London Raid |
UK police hunt for 'dirty' bomb
British anti-terrorist police are hunting for a "dirty" chemical bomb that could be used in an attack in Britain after a major raid failed to uncover a device they believe exists, newspapers reported yesterday.
More than 250 officers, some wearing chemical, biological and radiological protection suits, shot one man and arrested another during a dawn raid on an east London house on Friday.
Police made no official comment on the reports but said nothing suspicious had been found in an initial search of the property. They had also reassured the public in the surrounding area there was nothing to suggest they were at risk.
The operation, one of the biggest since last July's suicide bombings in the capital, was prompted by suspicions that the house could have been used for making bombs or chemical weapons.
"Because of the very specific nature of the intelligence, we planned an operation that was designed to mitigate any threat to the public either from firearms or from hazardous substances," said Peter Clarke, head of the UK's anti-terrorism branch.
Some newspapers, citing unnamed security sources, said police believed suspected militants had made a "dirty" chemical device -- a conventional bomb surrounded by toxic material that could be set off by a bomber wearing a suicide jacket.
"We are absolutely certain this device exists and could be used either by a suicide bomber or in a remote-controlled explosion," one source told the Sun newspaper.
Newspapers quoted security chiefs who they said believed an attack was imminent, with possible targets including the underground train network or pubs crowded with fans watching the soccer World Cup tournament, which starts next week.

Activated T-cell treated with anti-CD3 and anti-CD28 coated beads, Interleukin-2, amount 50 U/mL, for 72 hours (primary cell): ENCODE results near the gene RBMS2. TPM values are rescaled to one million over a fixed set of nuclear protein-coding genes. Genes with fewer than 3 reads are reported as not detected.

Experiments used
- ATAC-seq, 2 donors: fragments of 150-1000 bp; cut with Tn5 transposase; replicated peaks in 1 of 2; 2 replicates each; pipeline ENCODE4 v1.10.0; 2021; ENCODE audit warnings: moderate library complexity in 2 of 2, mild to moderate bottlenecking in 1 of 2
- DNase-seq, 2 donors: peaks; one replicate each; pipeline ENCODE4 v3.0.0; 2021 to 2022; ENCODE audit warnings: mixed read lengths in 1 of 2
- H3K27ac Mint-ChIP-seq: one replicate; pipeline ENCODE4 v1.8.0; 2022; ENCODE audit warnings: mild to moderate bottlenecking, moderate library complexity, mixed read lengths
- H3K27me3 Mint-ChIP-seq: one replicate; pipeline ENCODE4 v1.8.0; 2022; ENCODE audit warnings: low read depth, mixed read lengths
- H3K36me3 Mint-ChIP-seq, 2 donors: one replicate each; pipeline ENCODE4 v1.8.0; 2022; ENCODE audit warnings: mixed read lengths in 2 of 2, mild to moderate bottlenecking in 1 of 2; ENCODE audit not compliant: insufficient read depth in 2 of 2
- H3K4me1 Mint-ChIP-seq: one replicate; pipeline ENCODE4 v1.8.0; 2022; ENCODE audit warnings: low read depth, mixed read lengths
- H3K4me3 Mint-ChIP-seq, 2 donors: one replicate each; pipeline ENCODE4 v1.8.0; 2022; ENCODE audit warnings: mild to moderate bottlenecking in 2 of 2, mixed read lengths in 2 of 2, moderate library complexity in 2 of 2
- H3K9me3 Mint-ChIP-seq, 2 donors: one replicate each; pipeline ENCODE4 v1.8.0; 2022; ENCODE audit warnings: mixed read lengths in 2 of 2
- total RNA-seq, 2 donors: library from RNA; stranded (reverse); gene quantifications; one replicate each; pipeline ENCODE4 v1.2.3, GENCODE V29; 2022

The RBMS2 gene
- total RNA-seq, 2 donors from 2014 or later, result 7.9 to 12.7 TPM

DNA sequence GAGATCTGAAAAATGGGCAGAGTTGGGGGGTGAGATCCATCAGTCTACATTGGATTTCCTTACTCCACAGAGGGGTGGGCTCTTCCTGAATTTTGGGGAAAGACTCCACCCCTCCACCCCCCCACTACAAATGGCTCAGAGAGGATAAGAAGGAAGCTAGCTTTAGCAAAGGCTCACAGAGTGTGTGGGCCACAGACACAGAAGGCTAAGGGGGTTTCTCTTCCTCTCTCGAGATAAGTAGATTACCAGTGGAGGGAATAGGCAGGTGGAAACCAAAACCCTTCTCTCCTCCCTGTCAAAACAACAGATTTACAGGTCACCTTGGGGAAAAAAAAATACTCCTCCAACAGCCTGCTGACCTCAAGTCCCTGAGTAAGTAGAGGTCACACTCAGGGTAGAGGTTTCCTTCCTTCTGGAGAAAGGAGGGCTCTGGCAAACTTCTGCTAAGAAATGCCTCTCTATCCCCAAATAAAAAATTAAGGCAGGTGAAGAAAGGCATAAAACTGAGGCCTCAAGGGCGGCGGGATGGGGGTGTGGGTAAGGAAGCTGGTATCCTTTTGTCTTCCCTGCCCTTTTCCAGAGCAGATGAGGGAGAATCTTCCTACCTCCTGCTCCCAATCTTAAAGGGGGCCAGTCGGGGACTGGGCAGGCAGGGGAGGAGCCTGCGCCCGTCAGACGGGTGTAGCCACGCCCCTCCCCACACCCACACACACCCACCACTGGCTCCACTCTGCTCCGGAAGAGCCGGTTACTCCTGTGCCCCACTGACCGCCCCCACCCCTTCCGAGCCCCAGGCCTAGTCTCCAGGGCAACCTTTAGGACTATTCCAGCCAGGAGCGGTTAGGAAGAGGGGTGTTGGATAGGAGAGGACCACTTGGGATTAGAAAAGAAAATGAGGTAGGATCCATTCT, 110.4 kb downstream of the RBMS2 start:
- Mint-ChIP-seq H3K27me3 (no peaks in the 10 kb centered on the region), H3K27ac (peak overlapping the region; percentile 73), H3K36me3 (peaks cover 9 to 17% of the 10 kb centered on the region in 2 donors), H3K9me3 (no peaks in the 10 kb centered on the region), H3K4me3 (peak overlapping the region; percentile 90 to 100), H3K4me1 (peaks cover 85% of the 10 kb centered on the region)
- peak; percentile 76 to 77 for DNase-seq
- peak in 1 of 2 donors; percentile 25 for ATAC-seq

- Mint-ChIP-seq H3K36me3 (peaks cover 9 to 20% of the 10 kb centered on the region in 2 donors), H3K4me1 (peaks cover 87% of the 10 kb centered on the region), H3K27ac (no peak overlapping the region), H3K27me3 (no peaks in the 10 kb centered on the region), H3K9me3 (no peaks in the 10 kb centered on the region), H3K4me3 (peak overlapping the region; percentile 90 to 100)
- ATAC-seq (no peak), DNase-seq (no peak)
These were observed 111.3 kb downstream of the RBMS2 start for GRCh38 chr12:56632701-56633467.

"We're 100 percent certain that an attack was being planned. If we haven't stopped it, it could take place very soon," the Daily Mirror quoted a police source as saying.
The cordon thrown around the house was also much smaller than that used to guard a property used as a bomb-making factory by four British Islamists who carried out last July's attacks on London's transport system which killed 52 commuters.
Detectives said the latest operation was not linked to those attacks on three underground trains and a bus although the country has been on high alert since then.
London police Commissioner Ian Blair, Britain's top officer, has said three terrorism plots have been thwarted since the July bombings and groups were planning further attacks.
The 23-year-old man, shot at the house during the raid is now recovering in hospital. His injury is not said to be life-threatening and he has been arrested on suspicion of "the commission, preparation and instigation of acts of terrorism."
A second man was also arrested at the house under the Terrorism Act.
Neighbours said the family who lived at the house were Bangladeshi, describing them as friendly and "very religious."